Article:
Note: If you have time, make a simple triangle cut out from cardboard. Cut out the center of the triangle, and spray paint the shape gold. On each of the three sides, write one of the three instructions. Poke a small hole in the top for a hook and perhaps some ribbon, and present each child with one for their Christmas tree at home. If you are working digitally prepare a PDF instruction sheet and ask families to assemble the materials ahead of time.
Finish with a simple echo prayer and blessing.
Dear God (Dear God),
Thank you (Thank you) for loving us (for loving us). Thank you for calling us (Thank you for calling us) to rejoice always (to rejoice always), keep praying (keep praying), and be thankful (and be thankful).
Keep us from fear (Keep us from fear). Keep us hopeful (Keep us hopeful). Make us helpful (Make us helpful). Give us peace (Give us peace). Amen (Amen).
Stewardship Bulletin Insert
Stewardship should be joyous—not drudgery. This week’s epistle lesson gives us a “three ingredient recipe” for better stewardship of God’s abundance: 1) rejoice always, 2) keep praying, and 3) give thanks.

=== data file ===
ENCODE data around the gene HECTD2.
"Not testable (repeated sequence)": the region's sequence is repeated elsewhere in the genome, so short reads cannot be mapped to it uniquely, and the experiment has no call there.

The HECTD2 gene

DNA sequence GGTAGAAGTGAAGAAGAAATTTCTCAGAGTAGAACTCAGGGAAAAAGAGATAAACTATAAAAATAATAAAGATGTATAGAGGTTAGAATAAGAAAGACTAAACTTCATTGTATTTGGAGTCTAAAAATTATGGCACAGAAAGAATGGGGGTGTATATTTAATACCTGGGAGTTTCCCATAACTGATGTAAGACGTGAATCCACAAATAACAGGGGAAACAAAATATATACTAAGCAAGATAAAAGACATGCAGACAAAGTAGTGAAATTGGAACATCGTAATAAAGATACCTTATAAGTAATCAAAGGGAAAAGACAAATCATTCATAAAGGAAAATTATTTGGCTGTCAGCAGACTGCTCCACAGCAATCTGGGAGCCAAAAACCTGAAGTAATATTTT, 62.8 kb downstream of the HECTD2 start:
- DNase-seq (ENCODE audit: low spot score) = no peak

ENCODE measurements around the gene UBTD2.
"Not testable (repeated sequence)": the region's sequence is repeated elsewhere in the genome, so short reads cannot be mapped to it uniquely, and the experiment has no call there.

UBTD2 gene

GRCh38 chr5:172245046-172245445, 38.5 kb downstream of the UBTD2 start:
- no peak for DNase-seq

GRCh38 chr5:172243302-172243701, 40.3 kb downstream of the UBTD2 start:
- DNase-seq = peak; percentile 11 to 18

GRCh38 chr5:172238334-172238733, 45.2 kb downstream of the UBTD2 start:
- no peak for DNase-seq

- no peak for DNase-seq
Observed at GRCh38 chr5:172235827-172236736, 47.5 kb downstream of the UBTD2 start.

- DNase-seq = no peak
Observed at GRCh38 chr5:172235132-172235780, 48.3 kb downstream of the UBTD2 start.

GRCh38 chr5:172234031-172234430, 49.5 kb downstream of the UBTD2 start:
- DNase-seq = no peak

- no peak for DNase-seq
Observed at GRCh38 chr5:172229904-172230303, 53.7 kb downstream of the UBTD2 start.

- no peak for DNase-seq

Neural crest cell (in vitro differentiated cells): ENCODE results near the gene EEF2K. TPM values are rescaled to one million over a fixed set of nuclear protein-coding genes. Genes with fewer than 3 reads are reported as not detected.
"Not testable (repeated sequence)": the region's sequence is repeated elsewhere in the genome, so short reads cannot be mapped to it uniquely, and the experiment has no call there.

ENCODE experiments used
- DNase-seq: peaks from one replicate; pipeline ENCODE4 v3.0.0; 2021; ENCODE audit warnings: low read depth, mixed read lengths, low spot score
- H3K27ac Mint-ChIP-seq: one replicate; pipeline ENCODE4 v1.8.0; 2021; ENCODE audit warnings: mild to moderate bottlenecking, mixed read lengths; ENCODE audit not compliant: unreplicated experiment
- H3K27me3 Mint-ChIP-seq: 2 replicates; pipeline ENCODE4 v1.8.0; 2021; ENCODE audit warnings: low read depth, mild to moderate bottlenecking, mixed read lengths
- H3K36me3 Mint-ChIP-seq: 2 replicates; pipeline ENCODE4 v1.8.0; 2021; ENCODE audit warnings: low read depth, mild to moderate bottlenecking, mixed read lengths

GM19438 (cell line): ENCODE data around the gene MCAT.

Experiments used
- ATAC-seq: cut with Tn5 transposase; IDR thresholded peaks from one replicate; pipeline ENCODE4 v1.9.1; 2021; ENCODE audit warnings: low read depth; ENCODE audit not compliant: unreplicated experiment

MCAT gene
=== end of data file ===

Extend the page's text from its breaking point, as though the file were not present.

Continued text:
How about writing a story about the “Joy Stealer.” If you are working with young children, invite them to think of things that the “Joy Stealer” has tried to take from them this year. How has faith in Jesus kept that joy from being stolen? If it’s been stolen, what can we do to get it back? If it’s just you or a group of adults at home, write the story to your young self. What do our faith and this week’s lessons have to say about hanging on to our joy in difficult times? How can prayer, gratitude, and joy in the Lord sustain us right now?
2017 Reflection: https://www.stewardshipoflife.org/2017/12/rejoice-jesus-is-coming/
2014 Reflection: https://www.stewardshipoflife.org/2014/12/stewards-of-advent-time-witness/
Note: Reprint rights granted to congregations and other church organizations for local, nonprofit use. Just include this note: “Copyright (c) 2020, Rev. Sharron Blezard. Used by Permission.” Other uses, please inquire: email@example.com.